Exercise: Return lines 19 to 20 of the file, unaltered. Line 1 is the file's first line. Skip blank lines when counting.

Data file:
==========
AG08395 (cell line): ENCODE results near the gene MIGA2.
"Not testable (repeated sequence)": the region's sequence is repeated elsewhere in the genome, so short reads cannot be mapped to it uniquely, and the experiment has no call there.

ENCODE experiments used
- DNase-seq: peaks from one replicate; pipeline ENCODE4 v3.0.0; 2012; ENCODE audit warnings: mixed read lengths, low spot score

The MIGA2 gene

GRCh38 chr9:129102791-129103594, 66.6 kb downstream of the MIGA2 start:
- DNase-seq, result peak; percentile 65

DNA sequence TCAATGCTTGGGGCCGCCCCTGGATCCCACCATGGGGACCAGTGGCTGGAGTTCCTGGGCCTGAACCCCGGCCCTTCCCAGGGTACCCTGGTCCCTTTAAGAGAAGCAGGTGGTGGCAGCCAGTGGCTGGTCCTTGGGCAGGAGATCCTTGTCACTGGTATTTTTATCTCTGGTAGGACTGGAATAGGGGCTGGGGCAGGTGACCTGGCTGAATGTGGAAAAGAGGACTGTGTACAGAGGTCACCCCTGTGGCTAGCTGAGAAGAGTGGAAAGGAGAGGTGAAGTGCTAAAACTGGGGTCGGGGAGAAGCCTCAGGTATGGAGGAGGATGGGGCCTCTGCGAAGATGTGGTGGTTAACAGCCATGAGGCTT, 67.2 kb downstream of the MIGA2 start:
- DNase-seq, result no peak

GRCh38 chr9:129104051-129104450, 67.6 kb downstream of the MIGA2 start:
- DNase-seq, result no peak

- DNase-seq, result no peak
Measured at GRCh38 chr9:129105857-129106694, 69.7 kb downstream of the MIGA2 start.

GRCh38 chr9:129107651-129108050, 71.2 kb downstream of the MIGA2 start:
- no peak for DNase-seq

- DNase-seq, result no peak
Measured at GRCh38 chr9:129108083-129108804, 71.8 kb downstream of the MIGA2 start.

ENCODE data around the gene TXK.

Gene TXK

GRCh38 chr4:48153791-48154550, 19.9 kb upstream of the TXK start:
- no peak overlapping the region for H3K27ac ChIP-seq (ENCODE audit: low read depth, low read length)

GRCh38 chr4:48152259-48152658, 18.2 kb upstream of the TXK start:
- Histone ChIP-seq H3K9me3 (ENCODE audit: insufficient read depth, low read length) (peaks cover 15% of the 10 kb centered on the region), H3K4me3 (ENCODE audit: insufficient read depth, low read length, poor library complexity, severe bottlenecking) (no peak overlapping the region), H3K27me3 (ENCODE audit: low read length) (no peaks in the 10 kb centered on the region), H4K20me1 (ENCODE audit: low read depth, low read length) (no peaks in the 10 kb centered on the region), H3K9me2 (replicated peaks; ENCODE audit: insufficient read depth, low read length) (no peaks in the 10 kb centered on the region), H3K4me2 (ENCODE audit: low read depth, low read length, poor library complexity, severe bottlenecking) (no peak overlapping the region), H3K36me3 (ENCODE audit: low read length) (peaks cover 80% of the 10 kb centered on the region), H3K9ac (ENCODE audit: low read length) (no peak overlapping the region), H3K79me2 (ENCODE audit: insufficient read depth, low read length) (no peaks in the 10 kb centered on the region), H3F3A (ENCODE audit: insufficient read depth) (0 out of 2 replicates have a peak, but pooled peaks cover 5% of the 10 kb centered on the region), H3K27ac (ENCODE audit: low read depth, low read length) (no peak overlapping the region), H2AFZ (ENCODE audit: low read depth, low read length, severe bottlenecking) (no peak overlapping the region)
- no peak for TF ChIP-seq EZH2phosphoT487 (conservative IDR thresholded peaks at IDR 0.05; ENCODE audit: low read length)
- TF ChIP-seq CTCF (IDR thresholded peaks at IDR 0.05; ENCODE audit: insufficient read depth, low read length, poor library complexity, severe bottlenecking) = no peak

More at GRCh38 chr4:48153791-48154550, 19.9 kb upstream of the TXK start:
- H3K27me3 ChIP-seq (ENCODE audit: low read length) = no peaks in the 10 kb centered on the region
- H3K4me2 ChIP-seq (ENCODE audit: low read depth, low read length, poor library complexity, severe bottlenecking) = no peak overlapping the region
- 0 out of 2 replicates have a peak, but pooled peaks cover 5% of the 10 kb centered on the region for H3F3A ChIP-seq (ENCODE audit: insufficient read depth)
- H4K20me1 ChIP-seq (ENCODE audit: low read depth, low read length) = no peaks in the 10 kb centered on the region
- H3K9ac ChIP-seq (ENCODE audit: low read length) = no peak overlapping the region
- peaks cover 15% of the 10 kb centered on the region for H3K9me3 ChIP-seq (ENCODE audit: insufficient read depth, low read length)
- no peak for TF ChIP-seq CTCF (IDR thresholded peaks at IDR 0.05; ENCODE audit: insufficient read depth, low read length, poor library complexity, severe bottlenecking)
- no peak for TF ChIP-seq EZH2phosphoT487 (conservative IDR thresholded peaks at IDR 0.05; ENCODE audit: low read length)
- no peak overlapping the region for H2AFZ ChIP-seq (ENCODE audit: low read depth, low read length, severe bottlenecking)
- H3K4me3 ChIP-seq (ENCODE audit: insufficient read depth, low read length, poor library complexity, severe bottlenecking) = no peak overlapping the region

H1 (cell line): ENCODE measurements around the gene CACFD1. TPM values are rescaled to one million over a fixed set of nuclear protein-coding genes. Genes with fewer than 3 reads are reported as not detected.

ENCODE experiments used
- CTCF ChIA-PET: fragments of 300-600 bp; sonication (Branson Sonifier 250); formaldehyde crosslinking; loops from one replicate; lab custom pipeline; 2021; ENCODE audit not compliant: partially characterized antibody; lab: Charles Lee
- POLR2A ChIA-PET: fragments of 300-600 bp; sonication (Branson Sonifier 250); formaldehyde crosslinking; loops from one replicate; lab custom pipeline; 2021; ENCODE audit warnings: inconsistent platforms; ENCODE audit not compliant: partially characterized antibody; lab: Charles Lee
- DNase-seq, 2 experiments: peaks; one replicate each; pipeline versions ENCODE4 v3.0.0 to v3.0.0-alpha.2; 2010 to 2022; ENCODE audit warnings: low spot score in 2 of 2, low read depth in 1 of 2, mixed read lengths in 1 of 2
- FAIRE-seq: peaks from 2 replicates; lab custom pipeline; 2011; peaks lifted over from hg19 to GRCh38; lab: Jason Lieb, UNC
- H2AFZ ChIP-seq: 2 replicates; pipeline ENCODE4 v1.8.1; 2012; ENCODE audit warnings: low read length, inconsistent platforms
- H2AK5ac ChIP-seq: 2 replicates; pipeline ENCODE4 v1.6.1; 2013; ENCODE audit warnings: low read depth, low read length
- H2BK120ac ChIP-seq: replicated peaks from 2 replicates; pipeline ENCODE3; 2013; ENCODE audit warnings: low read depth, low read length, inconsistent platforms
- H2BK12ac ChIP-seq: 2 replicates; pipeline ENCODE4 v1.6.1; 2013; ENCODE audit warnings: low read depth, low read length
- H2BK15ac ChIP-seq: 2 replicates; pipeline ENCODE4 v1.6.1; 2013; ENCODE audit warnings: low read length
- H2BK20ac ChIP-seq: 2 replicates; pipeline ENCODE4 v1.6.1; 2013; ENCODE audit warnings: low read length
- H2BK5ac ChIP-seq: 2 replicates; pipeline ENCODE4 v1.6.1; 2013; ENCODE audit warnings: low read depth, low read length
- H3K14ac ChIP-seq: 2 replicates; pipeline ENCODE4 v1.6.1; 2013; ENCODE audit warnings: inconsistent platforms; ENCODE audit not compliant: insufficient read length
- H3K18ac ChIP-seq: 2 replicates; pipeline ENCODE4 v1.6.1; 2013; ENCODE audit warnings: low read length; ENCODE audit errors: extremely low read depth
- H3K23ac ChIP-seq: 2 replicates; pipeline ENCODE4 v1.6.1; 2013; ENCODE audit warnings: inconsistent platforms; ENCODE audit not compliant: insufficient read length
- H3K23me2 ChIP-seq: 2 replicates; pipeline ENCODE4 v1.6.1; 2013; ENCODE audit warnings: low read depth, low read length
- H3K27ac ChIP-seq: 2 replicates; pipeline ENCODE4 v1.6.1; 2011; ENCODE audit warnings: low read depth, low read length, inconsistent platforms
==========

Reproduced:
Gene TXK

GRCh38 chr4:48153791-48154550, 19.9 kb upstream of the TXK start: